Emotions & Math: Rebecca Newberger Goldstein on Orthodoxy, Reason, and Love

math shellWhen Rebecca Newberger Goldstein speaks and writes, her words are often undercut by a slight but unmistakable sense of humor. It’s as if she is perpetually half-smiling at the impossibly contradictory paths that her life has taken.

It’s a humor that belies a deep, malleable understanding. I was able to experience this firsthand when I heard her speak at a reunion for Barnard College alumnae this June. I am just about to enter my junior year at Barnard, but I was at the reunion with my grandmother, who graduated in 1962. We had just emerged from a long and lively discussion with some members of her graduating class, and we made our way to a familiar lecture hall to hear this self-professed “wayward philosopher” discuss her career.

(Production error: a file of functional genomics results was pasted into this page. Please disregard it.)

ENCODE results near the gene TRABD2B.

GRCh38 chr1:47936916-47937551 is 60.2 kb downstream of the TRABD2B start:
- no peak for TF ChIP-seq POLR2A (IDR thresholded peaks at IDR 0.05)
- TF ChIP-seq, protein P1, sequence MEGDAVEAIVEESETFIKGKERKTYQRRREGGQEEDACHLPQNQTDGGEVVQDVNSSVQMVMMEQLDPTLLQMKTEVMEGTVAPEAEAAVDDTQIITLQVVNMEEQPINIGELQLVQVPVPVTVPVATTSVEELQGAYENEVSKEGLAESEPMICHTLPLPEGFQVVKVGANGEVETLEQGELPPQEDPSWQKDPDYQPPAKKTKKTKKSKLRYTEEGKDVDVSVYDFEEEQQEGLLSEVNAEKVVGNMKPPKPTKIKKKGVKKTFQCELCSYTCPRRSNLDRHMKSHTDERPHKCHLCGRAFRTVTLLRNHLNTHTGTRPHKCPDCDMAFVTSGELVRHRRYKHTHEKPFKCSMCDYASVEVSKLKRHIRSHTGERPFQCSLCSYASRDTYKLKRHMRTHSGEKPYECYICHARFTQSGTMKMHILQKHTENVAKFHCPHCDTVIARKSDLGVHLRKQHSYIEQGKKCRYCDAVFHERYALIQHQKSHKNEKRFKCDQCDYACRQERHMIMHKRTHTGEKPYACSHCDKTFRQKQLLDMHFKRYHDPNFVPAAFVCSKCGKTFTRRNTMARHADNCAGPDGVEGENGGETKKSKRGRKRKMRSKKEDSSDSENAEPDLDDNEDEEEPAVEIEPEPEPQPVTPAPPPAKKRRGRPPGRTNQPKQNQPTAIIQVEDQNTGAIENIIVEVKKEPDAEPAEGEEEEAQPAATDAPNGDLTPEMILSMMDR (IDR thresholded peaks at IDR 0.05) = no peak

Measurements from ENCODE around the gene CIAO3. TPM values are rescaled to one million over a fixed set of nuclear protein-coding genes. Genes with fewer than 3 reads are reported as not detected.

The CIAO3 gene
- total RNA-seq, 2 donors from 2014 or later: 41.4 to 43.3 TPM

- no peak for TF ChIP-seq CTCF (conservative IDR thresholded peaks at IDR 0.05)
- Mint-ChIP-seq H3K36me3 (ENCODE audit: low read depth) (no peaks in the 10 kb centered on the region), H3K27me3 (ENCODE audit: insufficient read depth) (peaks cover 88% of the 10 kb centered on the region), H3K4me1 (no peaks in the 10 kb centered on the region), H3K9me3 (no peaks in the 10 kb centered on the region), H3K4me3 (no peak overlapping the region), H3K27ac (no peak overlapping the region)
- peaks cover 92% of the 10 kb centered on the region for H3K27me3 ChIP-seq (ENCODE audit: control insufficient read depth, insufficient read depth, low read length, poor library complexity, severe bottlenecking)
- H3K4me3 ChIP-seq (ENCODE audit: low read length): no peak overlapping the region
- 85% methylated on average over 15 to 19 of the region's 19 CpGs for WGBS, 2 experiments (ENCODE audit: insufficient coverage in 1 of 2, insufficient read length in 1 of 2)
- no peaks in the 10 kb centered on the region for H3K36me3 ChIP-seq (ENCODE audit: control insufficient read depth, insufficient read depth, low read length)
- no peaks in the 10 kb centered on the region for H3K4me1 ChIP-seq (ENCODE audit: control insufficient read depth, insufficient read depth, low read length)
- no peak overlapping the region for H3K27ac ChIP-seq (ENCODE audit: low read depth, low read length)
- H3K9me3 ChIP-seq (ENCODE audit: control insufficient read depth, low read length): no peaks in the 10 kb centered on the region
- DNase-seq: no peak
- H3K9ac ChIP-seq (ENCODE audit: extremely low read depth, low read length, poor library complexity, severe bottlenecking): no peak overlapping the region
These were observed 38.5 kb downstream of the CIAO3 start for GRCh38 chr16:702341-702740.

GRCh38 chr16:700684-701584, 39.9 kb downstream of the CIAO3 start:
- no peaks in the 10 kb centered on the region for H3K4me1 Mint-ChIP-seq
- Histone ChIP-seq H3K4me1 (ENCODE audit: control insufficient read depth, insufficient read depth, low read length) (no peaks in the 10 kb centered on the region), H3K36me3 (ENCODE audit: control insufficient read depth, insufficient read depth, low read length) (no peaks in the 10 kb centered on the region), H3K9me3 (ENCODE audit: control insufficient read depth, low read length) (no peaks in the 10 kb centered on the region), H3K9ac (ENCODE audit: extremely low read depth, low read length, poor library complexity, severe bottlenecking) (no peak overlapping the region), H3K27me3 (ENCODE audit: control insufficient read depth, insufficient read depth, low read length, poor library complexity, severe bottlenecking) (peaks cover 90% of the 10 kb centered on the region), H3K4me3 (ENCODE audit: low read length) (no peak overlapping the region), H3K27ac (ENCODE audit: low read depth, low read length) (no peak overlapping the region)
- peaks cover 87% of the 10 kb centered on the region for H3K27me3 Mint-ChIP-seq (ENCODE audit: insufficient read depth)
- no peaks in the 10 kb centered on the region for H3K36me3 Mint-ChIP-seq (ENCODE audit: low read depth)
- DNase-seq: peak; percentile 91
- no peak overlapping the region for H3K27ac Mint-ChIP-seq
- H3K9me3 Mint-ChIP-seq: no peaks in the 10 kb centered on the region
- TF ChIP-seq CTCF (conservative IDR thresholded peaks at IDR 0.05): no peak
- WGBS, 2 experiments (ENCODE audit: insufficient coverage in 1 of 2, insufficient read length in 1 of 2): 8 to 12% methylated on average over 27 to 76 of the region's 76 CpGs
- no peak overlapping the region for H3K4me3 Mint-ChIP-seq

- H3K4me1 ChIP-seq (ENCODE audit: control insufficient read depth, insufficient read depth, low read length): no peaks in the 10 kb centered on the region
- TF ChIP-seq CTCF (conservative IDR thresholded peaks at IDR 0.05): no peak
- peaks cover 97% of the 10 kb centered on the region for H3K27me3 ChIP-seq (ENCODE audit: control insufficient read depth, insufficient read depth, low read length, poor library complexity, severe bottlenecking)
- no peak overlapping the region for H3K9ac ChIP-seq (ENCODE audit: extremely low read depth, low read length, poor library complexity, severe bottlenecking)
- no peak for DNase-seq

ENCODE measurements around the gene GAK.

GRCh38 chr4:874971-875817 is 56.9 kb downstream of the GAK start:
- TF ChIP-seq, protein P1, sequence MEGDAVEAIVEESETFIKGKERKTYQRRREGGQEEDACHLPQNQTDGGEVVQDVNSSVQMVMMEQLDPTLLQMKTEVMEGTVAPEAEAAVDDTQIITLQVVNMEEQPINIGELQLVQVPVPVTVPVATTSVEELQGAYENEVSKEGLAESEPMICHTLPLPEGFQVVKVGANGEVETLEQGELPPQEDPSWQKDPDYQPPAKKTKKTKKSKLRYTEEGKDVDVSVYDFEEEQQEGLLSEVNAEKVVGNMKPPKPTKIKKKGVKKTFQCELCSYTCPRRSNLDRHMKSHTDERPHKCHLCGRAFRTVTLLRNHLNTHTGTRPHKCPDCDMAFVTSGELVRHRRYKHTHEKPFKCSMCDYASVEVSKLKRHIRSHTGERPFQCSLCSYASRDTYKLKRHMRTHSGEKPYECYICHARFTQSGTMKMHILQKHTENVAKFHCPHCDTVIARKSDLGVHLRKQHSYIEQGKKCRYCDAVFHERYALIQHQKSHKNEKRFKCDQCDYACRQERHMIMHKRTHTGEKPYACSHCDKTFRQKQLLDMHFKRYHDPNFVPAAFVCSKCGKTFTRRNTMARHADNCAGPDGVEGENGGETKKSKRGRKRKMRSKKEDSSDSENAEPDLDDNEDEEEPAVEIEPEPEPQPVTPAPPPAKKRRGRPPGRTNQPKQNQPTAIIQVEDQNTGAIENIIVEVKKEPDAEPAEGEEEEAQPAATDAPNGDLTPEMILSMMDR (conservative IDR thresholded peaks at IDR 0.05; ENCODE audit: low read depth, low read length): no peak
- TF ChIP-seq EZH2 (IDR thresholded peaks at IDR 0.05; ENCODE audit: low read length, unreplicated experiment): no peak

Before I heard her speak that day, I actually hadn’t heard of her at all, something that seems incomprehensible to me now; since that day, it seems I see her books displayed front and center in every bookstore I enter.

2 comments on “Emotions & Math: Rebecca Newberger Goldstein on Orthodoxy, Reason, and Love

  1. Miriam Davis on

    Fascinating. The description of the book “36 Arguments for the Existence of God: A Work of Fiction (2010)” reminds me of “The Chosen” by Chaim Potok, which I loved. Except that his candidate for rebbe ends up becoming a psychologist. I’ll have to read this one and compare and contrast. Is the 36 a hint about lamed-vavniks?

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